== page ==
Last Friday I talked about how to learn a language without going to classes. I told you my seven best tips from personal experience for language learning by yourself. Learning a new language can be overwhelming, so it’s important to keep organised. I use Notion to keep all my Spanish notes in one place. Today I will show you how practical language learning in Notion can be.
What is Notion?
For those of you who are not yet familiar with Notion: Notion is an application for all your productivity needs. You don’t need all those different apps anymore once you use Notion, because it allows you to keep all your notes in one place. You can easily organise all your projects, databases, notes, to do’s and more.
Notion works with different blocks. You can create a heading, a to-do list, text, a database or a calendar. You just need to type a slash to see all the different blocks that you can choose from. Moving the blocks around is easy and you can do it at any time to create the perfect setup for you.
To get started, it can be useful to use templates of other people. This way you learn to adjust them and work with Notion. By doing this, you will be able to create your own awesome templates in no time.
Language learning in Notion: how I do it
Learning a new language is not a small task, so it’s good to have all your notes in one place. This way you can easily access the information that you need and you stay motivated to learn.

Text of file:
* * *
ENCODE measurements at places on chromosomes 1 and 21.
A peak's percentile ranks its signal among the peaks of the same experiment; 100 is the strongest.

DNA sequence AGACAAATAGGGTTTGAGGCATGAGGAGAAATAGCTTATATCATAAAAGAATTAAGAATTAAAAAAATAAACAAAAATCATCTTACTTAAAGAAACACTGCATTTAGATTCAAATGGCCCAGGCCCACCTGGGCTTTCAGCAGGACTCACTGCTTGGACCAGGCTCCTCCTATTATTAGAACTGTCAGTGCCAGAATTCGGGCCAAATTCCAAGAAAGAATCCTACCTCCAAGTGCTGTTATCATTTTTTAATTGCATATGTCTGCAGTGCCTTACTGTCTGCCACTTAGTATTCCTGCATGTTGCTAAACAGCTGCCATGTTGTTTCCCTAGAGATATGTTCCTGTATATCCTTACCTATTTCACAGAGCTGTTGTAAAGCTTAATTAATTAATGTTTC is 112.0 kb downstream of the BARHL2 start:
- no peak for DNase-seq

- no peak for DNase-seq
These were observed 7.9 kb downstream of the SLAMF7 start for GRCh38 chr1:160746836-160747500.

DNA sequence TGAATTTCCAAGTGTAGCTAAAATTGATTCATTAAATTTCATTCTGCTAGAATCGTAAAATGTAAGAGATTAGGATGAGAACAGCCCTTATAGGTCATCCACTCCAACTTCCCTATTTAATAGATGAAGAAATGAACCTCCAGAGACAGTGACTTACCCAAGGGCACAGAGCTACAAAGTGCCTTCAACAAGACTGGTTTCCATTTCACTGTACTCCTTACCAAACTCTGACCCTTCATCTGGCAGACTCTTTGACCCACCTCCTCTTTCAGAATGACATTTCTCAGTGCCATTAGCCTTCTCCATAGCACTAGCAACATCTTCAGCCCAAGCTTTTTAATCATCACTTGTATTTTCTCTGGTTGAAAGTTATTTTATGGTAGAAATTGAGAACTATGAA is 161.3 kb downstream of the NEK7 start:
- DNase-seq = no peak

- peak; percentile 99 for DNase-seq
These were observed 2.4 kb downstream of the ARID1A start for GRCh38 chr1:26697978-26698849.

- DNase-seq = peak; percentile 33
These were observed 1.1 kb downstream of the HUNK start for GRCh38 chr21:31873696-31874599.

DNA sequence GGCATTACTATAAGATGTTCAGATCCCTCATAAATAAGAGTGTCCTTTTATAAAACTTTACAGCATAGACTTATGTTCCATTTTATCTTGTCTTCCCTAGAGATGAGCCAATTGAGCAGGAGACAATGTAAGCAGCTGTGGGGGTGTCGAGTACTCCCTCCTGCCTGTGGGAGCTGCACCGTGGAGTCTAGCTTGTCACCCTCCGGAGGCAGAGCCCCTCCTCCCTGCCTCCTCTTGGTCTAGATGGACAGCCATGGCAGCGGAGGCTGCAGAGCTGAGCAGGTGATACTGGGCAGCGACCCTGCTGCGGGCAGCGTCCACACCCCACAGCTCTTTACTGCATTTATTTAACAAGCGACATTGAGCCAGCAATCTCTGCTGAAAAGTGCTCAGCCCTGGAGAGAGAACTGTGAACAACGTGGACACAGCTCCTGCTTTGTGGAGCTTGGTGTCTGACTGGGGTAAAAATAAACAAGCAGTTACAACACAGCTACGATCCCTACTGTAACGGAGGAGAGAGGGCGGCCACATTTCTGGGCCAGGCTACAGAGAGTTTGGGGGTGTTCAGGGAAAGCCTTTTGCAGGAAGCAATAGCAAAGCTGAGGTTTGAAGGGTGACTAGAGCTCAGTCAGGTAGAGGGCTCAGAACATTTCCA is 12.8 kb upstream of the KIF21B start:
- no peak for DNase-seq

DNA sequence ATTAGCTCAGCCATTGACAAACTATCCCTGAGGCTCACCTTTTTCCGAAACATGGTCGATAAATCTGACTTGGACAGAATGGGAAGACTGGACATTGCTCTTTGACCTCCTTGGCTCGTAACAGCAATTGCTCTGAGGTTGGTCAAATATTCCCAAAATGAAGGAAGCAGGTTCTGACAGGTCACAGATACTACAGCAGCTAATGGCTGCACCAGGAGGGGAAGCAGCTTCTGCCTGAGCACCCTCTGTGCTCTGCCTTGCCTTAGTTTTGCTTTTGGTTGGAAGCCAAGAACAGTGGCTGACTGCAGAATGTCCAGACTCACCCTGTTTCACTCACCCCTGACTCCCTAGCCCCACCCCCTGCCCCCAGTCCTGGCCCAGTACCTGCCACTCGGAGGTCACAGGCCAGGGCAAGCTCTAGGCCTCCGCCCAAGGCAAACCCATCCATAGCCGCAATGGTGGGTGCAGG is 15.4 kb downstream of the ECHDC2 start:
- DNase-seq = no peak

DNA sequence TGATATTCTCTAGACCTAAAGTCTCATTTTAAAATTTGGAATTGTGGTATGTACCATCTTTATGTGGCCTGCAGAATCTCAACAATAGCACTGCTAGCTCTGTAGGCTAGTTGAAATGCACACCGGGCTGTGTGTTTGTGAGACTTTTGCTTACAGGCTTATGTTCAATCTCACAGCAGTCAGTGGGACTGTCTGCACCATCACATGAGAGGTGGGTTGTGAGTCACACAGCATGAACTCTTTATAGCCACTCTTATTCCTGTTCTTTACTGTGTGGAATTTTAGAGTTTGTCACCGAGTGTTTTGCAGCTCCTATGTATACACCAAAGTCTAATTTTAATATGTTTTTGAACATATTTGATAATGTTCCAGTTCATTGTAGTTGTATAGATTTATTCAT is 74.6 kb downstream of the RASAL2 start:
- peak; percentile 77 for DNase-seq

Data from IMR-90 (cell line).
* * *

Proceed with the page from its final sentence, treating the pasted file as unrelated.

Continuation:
My language learning hub consists of five types of pages:
- Language learning hub. This is my overview page where I can see all the notes at a glance.
- Verb conjugations. Each irregular verb or ending has a page where I wrote down all the tenses.
- Vocabulary lists. These pages have all the new vocabulary I learn including a translation to my native language.
- Grammar. Simple pages with some notes on a specific grammatical topic.
- Tenses. Each tense has its own page where I wrote down when to use the tense and how it works.
Besides these types of pages, I also have ‘the big tenses overview page’. On this page I combined the information of the verb conjugations and tenses, because I needed more overview. (Spanish tenses are hard and there are many!)
I will show you for each page how I set it up and how it works.
My language learning hub
My page called Español is my language learning hub. Here I have a good overview over all my notes and from here I can access everything easily.
Elements on this page and how to make them
- I added a cover image from my library, chose an emoji that I liked and added the title ‘español’ to my page.
- For the quote in the beginning I copied the block from another template I used. I just changed the emoji and text. It reads: a little progress every day adds up to big results.
- I created the titles by typing /heading 2. Then I selected my title and chose ‘mark as code’. Afterwards, I changed the colour to yellow.
- You get the dividers by simply typing /divider.
- Most categories are toggles. You type /toggle list and it appears. When you click on the little triangle, you open the toggle and you can add more elements (more on that below).
- The list of verbs and the big tenses overview are pages. You create them by typing /page.
Track your progress
I love lists and I love to track things. It’s great to see progress and I feel accomplished every time I can check something off. I made a progress tracker for the checkpoints I pass on Duolingo as well as for the chapters I completed from my book.
On the right side of the image, you see what it looks like when you open a toggle. In the toggle tenses you can see all the different pages I created; one for each tense I learned.